Middle School Performance Tasks and Student Thinking for Mathematics

# Middle School Performance Tasks and Student Thinking for Mathematics

## Middle School Performance Tasks and Student Thinking for Mathematics

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##### Presentation Transcript

1. Middle SchoolPerformance Tasks andStudent Thinking for Mathematics CFN 609Professional Development | March 29, 2012 RONALD SCHWARZMath Specialist, America’s Choice,| Pearson School Achievement Services

2. Got change? Try to figure out a way to make change for a dollar that uses exactly 50 coins. Is there more than one way?

3. Performance Tasks and Student Thinking AGENDA • Reflection • Progressions • Properties • Misconceptions • Tasks • Looking at Student Work

4. Practice and Experience Have you tried out any of the strategies, tasks or ideas from our previous sessions, and if so, what were the results?

5. Reflection and Review What are one or two ways that US math instruction differs from that in higher-performing countries?

6. Reflection and Review Describe and list some of the Standards for Math Practice.

7. Standards for Mathematical Practice 1 Make sense of problems and persevere in solving them. 2 Reason abstractly and quantitatively. 3 Construct viable arguments and critique the reasoning of others. 4 Model with mathematics. 5 Use appropriate tools strategically. 6 Attend to precision. 7 Look for and make use of structure. 8 Look for and express regularity in repeated reasoning.

8. Expertise and Character Development of expertise from novice to apprentice to expert The Content of their mathematical Character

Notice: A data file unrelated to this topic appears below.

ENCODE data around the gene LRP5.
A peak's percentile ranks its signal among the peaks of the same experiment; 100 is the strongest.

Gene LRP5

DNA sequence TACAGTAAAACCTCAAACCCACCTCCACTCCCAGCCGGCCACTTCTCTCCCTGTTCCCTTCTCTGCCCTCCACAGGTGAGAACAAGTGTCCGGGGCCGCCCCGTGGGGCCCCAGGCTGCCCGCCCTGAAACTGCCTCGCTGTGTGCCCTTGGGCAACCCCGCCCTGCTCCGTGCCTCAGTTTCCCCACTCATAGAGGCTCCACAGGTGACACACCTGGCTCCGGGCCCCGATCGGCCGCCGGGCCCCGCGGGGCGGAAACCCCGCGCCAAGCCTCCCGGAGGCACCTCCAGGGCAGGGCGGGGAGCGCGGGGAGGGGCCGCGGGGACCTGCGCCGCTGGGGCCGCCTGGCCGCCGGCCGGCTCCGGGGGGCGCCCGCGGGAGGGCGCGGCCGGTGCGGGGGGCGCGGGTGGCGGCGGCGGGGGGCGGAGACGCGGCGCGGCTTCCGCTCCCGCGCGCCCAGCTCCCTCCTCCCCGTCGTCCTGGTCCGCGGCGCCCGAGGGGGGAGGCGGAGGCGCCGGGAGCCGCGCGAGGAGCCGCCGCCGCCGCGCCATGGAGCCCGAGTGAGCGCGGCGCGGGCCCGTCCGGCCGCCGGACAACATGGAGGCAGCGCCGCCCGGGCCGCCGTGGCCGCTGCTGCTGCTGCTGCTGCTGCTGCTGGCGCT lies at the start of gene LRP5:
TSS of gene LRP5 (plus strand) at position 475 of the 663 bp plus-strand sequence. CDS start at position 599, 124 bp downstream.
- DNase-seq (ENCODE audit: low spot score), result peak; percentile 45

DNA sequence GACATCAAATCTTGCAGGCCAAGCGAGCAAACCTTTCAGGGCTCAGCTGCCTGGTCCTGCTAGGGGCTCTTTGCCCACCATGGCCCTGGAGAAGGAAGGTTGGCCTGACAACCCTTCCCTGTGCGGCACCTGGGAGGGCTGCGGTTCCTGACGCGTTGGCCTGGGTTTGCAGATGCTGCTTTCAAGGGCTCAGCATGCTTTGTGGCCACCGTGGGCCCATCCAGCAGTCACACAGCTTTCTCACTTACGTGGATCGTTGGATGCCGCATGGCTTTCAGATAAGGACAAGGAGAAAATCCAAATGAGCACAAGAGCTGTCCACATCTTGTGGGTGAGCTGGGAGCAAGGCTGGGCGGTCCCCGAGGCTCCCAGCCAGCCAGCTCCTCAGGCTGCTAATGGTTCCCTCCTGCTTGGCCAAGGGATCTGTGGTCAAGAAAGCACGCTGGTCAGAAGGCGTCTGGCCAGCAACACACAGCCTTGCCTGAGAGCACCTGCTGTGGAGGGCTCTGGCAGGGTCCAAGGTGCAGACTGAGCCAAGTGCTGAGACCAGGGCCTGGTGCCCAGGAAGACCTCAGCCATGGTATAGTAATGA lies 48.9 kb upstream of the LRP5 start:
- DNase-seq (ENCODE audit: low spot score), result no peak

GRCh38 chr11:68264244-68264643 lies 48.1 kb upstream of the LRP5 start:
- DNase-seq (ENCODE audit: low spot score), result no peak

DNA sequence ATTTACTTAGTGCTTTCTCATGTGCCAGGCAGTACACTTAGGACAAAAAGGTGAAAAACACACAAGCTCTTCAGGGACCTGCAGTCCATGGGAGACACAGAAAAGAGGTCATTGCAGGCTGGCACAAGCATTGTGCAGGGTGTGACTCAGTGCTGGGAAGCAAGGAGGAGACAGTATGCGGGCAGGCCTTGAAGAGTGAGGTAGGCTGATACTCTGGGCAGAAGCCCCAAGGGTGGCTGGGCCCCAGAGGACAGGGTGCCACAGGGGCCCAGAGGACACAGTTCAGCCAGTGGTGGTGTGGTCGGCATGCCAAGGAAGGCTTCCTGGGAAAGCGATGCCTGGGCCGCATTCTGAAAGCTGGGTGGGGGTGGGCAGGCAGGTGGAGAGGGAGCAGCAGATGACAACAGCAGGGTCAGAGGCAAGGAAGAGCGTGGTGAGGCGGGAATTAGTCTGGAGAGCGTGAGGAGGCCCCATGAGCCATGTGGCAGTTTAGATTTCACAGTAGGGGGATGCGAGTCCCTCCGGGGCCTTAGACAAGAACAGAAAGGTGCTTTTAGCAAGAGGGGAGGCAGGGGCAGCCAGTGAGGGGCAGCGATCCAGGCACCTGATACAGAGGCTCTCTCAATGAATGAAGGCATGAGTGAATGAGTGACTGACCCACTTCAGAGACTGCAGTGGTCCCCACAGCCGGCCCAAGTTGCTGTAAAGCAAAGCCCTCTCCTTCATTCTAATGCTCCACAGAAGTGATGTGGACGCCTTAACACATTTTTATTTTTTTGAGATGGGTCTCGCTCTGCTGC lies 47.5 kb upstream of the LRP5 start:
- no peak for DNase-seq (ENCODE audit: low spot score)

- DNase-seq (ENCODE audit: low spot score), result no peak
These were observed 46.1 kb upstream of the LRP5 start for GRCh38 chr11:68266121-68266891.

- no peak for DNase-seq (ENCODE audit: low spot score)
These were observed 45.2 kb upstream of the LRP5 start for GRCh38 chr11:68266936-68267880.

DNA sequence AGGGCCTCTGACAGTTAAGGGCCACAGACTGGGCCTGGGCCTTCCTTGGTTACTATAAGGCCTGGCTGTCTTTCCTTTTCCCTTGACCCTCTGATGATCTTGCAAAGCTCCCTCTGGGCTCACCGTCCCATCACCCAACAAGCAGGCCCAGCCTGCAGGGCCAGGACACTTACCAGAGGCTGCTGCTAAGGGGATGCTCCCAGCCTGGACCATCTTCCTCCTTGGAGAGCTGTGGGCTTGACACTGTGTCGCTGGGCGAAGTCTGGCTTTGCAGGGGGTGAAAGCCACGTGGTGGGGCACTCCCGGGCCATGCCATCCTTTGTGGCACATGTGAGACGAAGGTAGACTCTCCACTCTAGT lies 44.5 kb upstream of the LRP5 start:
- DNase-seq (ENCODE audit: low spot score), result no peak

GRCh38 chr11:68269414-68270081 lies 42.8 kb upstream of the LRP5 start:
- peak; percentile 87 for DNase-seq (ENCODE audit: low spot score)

9. Reflection and Review How are levels of cognitive demand used in looking at math tasks?

10. Levels of Cognitive Demand Lower-level • Memorization • Procedures without connections Higher-level • Procedures with connections • Doing mathematics

11. Reflection and Review What do we mean by formative assessment and what are some strategies involved in it?

12. Some Habits of Mind • Visualization, including drawing a diagram • Explanation, using their own words • Reflection and metacognition • Consideration of strategies

13. A train one mile long travels at a rate of one mile per minute through a tunnel that is one mile long. How long will it take the train to pass completely through the tunnel?

14. Some More Habits of Mind • Listening to each other • Recognizing and extending patterns • Ability to generalize • Using logic • Mental math and shortcuts

15. Two Jars You have a 3-liter jar and a 5-liter jar. Neither of them have any markings and you do not have any extra jars. You can easily measure out exactly 3, 5 and 8 liters. Is it possible to measure out exactly 1 liter? If so, how? What about 4 liters? 6 liters? 7 liters?

16. Getting Comfortable with Non-Routine Problems

17. Tree A tree doubled in height each year until it reached its maximum height in 20 years. How many years did it take this tree to reach half its maximum height?

18. Pleasure in Problem-Solving

19. Some Strategies for Approaching a Task • Make an organized list • Work backward • Look for a pattern • Make a diagram • Make a table • Use trial-and-error • Consider a related but simpler problem

20. Express this sum as a simple fraction in lowest terms: 1_+ 1_+ 1_+ 1_+ 1_+ 1_ 1×2 2×3 3×4 4×5 5×6 6×7

21. And Some More Strategies • Consider extreme cases • Adopt a different point of view • Estimate • Look for hidden assumptions • Carry out a simulation

22. Tennis Tournament A tennis tournament has 50 contestants, with these rules: no tie games and the loser of each game is eliminated, the winner goes on to play in the next round. How many games are needed to determine a champion?